Oprah/Frey, Round Two

Whatever James Frey’s reasons were to ignore the advice of friends and lawyers and return to the Oprah Show five years after his famous tongue-lashing, the appearance offered him the opportunity to bring attention to his new book, The Final Testament of the Holy Bible. And that it did; the $50 print version rose to #253 from a lowly #10,286 on Amazon’s sales rankings and the $9.99 Kindle edition rose to #69.

Although the Oprah site describes the book as “the story of the Second Coming of Christ in today’s modern world — but in James’ book, Christ is a bisexual former alcoholic who lives in the Bronx and impregnates a stripper,” that description is not in the televised interview. Oprah simply says it is “controversial” because any book that uses “Bible” in the title will be. Frey says he hopes the book will “change people’s lives for the better” by getting them to “think about God differently,” making it sound tailor-made for the Oprah audience.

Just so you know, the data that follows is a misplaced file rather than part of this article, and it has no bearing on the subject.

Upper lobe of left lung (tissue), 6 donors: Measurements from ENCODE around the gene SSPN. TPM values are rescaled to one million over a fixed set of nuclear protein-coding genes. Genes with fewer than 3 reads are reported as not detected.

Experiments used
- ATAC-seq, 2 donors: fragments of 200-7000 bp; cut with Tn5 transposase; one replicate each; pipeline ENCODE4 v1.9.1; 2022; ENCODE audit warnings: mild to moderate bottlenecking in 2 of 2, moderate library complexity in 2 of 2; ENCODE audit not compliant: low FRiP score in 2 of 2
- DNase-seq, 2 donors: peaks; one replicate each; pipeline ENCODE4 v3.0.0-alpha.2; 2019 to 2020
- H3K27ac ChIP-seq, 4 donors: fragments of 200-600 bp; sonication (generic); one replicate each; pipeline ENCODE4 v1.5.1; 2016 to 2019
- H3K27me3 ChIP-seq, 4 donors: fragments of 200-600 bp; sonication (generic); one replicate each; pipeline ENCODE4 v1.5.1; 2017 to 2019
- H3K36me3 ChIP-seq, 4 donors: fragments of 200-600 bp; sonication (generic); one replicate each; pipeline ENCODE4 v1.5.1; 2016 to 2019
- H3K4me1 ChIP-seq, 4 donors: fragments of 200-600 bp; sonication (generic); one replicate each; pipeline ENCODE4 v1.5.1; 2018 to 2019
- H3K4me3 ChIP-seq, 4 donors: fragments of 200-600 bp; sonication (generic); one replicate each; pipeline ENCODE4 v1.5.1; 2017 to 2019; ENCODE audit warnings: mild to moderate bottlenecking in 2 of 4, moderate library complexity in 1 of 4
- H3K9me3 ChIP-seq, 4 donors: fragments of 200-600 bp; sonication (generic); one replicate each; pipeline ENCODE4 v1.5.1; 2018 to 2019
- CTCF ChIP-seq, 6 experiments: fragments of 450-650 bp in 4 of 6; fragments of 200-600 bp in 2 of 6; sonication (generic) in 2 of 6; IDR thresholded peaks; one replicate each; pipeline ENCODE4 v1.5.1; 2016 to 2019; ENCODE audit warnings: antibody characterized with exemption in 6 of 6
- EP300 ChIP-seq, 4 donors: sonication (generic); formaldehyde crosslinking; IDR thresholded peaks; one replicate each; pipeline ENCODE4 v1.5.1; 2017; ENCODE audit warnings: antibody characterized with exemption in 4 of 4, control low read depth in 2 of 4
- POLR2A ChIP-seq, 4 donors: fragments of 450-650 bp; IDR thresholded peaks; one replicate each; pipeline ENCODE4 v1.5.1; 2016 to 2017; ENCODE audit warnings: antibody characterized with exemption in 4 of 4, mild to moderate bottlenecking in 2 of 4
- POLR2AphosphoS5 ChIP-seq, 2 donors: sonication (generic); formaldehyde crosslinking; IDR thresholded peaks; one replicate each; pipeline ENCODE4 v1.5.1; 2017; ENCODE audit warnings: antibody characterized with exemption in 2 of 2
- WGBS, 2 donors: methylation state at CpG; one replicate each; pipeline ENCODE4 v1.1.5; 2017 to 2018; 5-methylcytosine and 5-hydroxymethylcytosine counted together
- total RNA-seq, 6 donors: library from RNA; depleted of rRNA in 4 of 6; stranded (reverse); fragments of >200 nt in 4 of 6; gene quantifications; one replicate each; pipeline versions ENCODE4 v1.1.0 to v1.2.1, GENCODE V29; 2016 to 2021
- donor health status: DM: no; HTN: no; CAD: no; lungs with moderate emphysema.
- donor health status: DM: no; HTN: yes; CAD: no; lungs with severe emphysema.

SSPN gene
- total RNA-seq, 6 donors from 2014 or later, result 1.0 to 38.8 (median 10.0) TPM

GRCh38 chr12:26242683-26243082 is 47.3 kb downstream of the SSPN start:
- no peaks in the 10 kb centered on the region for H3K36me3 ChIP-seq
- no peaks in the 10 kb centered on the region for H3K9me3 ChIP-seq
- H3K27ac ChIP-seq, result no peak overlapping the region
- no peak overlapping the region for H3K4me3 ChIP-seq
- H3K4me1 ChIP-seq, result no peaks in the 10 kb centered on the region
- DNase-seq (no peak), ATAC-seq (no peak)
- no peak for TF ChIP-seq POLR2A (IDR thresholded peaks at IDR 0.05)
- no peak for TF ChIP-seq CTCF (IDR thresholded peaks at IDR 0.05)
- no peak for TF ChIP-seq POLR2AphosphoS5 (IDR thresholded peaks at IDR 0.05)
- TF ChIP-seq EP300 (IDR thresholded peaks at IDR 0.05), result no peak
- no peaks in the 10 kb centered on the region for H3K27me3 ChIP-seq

It was reviewed last month by Dierdre Donahue in USA Today, who offers a more nuanced plot summary,

[The Messiah Ben] goes out to heal the world one sexual encounter at a time, though sometimes with more than one partner, among them fat lonely women, self-hating gay men and crack-addicted lap dancers. When Ben and his followers gather in secret at an upstate farm, they share the love with the kind of uninhibited variety not seen since Plato’s Retreat closed.

She counsels, “Frey is yanking your chain to sell books. Already published in the UK, Testament has received some good reviews there. Probably because it confirms many nonbelievers’ conviction that much of this country is one big David Koresh/Branch Davidian nest of sects and racism.”

Few libraries own the print edition (the ebook version is not available for library lending). Those that do are showing some holds.

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